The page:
Heavy Load

Ricky War­wick

Classic Rock - - Contents - In­ter­view: Michael Hann

The Black Star Rid­ers front­man on the bands he’s been in, school, fight­ing, un­der­age drink­ing and un­com­fort­able clogs.

Ricky War­wick has spent 30 years at rock’s coal face, as front­man, side­man, solo artist and hired hand. He’s been a punk with New Model Army, a rocker with The Almighty and the des­ig­nated filler of some very big shoes as the man who stepped up to front the post-Phil Lynott Thin Lizzy. That Lizzy re­union evolved into Black Star Rid­ers, who tour the UK in Novem­ber. War­wick spoke to Clas­sic Rock at his home in Los An­ge­les.

What were you like at school?

There were two stages. When I was at school at North­ern Ire­land I was pretty quiet and with­drawn. Then when I turned fourteen or fif­teen I started get­ting a bit more ram­bunc­tious. And then we moved to Scot­land and it all went down­hill from there – start­ing fights, get­ting into fights, mess­ing around. A lot of un­der­age drink­ing.

Can you re­mem­ber the first time you drank your­self sick?

Ab­so­lutely. It was an un­der-eigh­teens disco, and we’d snuck in a litre bot­tle of vodka mixed with Coke. I re­mem­ber the hall start­ing to spin wildly. Next thing I knew I was on my hands and knees and there was vomit fly­ing ev­ery­where.

When you played guitar in New Model Army did they make you wear clogs? [Laughs] They didn’t make me wear them, but I wanted to. I wanted to fit in. I was so in awe of the whole New Model Army thing – the band and the fol­low­ing. I was so thrilled to be a part of that. But clogs were un­com­fort­able, so I didn’t wear them that much and went back to the mo­tor­cy­cle boots.

When did you first re­alise you could be a front­man?

See­ing Stiff Lit­tle Fin­gers in 1980 was the defin­ing mo­ment. I went to see them in Belfast and it lit­er­ally changed my life. I walked out of the con­cert go­ing: “That’s it. For­get about the foot­ball. For­get about school­work. I need to be up on that stage.”

In the late nineties you had a fraught time with The Almighty: in and out and in and out. Did those ex­pe­ri­ences make you ques­tion whether you should be in a band?

They ab­so­lutely did. When The Almighty split in 1996 I jumped straight into a three-piece. And we were do­ing re­ally well. We went to Ja­pan, recorded a record, we were get­ting great re­views, a lot of in­ter­est from la­bels. I don’t want to cry ‘poor me’, but we had one la­bel pull out the night be­fore we were about to sign a big deal. I was start­ing to get very dis­il­lu­sioned with the whole busi­ness. When that ended I was in Dublin, go­ing through a di­vorce. I’d put all the money I’d made into it, and I was think­ing maybe I shouldn’t be do­ing this any more. Af­ter that I don’t think I touched my guitar for a year, and I se­ri­ously ques­tioned whether I wanted to carry on mak­ing mu­sic. It was a re­ally shitty time.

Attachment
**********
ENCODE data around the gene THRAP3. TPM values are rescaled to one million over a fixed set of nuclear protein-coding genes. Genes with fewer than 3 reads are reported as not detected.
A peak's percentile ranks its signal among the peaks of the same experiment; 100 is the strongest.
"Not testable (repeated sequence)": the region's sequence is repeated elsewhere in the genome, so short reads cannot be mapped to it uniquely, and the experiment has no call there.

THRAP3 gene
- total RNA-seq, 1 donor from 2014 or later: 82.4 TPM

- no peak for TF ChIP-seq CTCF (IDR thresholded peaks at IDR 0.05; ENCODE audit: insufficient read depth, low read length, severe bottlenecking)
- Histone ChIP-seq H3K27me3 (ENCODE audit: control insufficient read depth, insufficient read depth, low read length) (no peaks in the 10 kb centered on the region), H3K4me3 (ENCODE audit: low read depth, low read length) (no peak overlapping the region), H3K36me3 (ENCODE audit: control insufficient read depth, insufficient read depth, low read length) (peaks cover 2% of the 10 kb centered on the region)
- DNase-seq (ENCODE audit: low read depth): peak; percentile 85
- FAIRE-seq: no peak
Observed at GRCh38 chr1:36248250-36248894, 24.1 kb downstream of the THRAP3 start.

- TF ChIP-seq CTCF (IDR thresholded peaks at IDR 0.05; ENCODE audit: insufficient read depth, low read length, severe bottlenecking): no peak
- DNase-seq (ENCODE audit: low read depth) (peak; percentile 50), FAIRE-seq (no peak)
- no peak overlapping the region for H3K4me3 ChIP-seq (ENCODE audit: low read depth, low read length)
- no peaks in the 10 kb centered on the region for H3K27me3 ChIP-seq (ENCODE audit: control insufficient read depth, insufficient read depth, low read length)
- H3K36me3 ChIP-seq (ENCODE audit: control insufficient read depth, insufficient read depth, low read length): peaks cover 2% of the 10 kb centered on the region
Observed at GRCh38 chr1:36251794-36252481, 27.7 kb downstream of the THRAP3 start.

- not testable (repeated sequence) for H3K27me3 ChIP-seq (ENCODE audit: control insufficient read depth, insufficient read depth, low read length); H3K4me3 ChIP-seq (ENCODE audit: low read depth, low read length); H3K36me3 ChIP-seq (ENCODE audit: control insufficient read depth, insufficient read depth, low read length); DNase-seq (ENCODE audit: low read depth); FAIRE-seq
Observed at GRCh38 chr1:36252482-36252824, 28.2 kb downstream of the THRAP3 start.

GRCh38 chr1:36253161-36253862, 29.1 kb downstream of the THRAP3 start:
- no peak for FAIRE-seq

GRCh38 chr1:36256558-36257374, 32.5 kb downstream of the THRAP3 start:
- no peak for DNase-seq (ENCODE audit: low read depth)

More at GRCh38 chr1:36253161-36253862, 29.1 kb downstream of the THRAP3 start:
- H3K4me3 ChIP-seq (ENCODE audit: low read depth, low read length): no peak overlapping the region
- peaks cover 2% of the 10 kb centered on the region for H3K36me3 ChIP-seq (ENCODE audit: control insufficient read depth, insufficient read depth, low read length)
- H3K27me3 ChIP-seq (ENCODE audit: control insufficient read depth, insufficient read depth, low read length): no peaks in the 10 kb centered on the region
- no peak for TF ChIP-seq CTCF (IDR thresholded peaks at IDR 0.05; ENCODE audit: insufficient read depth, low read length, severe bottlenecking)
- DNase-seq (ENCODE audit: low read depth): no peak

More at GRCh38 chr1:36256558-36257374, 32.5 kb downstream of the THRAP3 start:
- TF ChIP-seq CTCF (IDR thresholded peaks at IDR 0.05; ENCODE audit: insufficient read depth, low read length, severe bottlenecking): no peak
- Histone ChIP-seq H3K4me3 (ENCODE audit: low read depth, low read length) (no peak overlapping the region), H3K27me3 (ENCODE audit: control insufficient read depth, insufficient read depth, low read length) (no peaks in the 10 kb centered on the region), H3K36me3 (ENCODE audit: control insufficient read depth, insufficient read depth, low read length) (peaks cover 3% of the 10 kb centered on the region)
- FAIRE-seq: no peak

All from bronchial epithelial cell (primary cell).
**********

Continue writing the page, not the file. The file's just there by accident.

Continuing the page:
Did The Almighty ful­fil their po­ten­tial?

That’s a re­ally good ques­tion. We def­i­nitely reached a peak around nine­ty­four/ninety-five, and then I think we weren’t get­ting along and that was the main prob­lem, more than the mu­sic. In hind­sight, maybe we should have taken a break for a year and a half in­stead of split­ting up. But I don’t have any re­grets.

And then into Thin Lizzy. Stand­ing in for Phil Lynott must have been dif­fi­cult. I knew how hard it was go­ing to be, and how cer­tain peo­ple would feel about it. But I felt I could do Phil, Thin Lizzy and the le­gacy jus­tice. At no point was I stupid enough to think I could stand in those shoes, all I can do is stand be­side them and try my best, with­out try­ing to be a clone of Phil.

Do you be­lieve in God?

I would call my­self a hu­man­ist – I be­lieve in a higher power, but I think it’s Mother Na­ture or karma.

What’s your big­gest re­gret?

I don’t have too many. I would have loved to have spent more time with my fa­ther be­fore he passed away.

And your big­gest waste of money?

I just bought a new car. It might be that. A Ford Mus­tang. The fam­ily’s get­ting older now, so I’ve in­dulged my­self. I’m not a very ma­te­ri­al­is­tic per­son.

A rock singer and a Mus­tang. What are your in­sur­ance pre­mi­ums like?

It’s okay in the USA for an old rock mu­si­cian and a Mus­tang. I’ve been driv­ing for thir­tythree years and my li­cence is clean, so it’s not that bad!

When death even­tu­ally comes, how would you like to go?

Quickly, in my sleep, and at a good old age. My fa­ther went out in the per­fect way. He was eighty-four. He had a heart at­tack and died in my mother’s arms, the woman he’d been with for sixty-five years. He just went. If you’re gonna go, that’s right up there – in peace and with as lit­tle fuss as pos­si­ble.

What words will be en­graved on your tomb­stone? “Here lies Ricky War­wick. Cum On Feel The Noize.”

Black Star Rid­ers’ U K tour runs from Novem­ber 8 to 19.

“See­ing Stiff Lit­tle Fin­gers in 1980 lit­er­ally changed my life.”

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